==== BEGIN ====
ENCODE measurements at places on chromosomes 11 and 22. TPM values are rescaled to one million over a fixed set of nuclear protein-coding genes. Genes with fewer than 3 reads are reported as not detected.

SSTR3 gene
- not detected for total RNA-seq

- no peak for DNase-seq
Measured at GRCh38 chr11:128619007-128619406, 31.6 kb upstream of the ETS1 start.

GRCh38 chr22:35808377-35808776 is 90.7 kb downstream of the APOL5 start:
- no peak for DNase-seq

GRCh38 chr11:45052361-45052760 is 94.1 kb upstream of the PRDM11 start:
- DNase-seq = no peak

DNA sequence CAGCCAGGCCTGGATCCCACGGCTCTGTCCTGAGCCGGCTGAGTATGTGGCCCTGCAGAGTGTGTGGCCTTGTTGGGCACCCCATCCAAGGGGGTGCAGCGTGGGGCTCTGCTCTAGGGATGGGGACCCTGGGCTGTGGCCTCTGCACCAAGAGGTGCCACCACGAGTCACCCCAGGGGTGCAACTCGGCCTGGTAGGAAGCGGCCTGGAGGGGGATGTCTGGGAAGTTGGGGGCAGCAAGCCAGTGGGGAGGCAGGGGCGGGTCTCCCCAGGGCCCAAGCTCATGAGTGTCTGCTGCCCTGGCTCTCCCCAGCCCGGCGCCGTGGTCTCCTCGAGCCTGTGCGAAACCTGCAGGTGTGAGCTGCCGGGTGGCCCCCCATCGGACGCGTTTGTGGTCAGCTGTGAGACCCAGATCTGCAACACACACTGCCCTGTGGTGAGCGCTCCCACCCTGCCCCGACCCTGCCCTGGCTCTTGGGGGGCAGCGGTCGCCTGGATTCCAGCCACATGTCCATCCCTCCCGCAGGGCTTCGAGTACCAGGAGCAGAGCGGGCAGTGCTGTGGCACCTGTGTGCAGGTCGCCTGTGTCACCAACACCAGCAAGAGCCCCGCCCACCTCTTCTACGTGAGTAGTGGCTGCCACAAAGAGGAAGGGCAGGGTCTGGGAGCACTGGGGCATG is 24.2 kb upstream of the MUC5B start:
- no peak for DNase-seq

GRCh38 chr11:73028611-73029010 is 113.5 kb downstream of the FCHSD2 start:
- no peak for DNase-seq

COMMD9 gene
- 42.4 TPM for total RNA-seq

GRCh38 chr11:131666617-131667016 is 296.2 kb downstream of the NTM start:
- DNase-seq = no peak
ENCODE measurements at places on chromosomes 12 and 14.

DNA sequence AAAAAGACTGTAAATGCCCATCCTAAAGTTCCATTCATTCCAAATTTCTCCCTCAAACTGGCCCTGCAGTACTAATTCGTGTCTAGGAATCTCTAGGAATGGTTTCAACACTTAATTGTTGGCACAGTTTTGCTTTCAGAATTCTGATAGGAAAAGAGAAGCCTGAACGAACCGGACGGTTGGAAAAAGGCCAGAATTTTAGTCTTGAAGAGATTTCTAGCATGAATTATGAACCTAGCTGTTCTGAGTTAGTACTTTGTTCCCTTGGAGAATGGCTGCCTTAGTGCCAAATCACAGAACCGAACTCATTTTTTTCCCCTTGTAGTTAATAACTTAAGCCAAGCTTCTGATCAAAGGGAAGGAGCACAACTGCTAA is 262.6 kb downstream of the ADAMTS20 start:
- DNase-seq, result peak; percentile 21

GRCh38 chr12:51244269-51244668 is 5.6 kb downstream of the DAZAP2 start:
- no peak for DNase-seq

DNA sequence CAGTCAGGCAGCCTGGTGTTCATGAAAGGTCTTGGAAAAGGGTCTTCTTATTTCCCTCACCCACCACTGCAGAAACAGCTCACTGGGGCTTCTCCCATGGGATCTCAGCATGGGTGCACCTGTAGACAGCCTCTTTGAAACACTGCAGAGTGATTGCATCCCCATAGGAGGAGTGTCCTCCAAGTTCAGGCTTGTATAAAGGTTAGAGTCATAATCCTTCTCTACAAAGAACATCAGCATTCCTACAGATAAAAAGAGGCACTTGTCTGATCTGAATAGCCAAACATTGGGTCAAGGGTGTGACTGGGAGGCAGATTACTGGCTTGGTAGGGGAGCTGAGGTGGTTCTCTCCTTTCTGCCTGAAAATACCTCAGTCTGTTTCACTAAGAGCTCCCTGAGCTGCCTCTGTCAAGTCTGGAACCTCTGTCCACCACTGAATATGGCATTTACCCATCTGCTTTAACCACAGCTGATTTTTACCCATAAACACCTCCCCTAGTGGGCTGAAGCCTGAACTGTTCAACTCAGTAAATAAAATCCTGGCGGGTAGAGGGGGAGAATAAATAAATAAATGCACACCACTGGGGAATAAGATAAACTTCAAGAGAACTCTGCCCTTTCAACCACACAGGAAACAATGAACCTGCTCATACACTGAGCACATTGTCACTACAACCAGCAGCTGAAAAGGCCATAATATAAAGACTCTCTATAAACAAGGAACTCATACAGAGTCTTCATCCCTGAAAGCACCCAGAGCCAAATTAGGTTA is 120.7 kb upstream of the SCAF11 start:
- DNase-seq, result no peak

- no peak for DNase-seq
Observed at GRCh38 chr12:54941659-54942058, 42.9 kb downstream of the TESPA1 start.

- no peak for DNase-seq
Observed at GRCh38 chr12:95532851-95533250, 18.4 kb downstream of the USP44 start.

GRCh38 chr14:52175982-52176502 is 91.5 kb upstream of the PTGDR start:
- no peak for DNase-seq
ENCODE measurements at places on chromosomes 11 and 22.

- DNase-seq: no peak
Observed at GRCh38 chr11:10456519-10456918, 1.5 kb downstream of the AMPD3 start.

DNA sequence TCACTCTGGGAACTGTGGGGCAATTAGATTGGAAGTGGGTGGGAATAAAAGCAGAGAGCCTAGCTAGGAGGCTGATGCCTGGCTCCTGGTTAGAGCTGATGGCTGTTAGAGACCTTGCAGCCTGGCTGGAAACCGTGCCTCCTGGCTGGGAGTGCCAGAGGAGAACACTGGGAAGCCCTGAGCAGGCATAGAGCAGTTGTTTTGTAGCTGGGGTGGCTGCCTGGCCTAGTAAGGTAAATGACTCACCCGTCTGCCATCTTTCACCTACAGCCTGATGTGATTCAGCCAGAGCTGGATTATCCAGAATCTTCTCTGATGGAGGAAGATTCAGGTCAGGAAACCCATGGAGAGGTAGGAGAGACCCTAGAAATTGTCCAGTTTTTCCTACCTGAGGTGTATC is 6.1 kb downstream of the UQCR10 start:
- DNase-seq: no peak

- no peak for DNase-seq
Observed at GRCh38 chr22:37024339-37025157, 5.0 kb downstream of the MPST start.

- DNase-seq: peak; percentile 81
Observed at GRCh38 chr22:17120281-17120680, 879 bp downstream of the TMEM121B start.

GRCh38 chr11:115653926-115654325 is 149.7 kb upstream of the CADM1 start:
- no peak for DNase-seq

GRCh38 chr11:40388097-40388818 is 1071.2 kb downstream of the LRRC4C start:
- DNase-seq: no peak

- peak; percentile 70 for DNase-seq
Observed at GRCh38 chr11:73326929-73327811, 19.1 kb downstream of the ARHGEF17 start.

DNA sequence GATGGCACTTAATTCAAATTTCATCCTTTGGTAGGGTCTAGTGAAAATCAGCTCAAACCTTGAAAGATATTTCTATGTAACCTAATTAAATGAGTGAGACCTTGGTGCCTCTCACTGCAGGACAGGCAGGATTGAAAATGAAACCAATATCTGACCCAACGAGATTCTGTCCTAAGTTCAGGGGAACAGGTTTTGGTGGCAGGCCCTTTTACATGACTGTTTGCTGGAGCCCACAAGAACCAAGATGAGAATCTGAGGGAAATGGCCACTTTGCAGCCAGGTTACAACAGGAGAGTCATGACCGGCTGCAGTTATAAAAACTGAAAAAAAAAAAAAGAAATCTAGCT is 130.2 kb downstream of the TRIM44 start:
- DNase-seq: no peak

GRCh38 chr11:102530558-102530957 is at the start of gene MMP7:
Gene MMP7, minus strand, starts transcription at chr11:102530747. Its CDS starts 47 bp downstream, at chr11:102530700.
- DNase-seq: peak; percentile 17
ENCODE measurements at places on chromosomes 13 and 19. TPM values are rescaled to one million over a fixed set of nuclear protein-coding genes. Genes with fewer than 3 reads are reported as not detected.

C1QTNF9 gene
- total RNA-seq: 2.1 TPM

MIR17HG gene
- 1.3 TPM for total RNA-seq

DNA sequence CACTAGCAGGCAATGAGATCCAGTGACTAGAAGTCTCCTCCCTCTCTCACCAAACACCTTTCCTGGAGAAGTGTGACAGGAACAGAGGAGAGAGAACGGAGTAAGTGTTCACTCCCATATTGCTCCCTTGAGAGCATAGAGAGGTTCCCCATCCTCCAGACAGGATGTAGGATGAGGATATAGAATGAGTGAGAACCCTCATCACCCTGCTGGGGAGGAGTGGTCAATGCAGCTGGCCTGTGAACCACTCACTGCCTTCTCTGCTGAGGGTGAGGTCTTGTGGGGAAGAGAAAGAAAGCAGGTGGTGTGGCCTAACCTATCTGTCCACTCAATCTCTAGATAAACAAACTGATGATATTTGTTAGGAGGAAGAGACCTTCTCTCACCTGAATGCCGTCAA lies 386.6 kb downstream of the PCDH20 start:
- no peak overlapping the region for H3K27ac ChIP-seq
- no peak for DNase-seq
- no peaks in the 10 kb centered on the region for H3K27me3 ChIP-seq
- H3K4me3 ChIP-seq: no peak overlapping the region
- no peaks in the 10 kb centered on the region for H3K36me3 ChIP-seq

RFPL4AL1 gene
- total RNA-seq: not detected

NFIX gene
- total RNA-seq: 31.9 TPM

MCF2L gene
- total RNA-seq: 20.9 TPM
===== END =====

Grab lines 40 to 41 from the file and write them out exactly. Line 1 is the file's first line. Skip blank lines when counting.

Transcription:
GRCh38 chr11:115653926-115654325 is 149.7 kb upstream of the CADM1 start:
- no peak for DNase-seq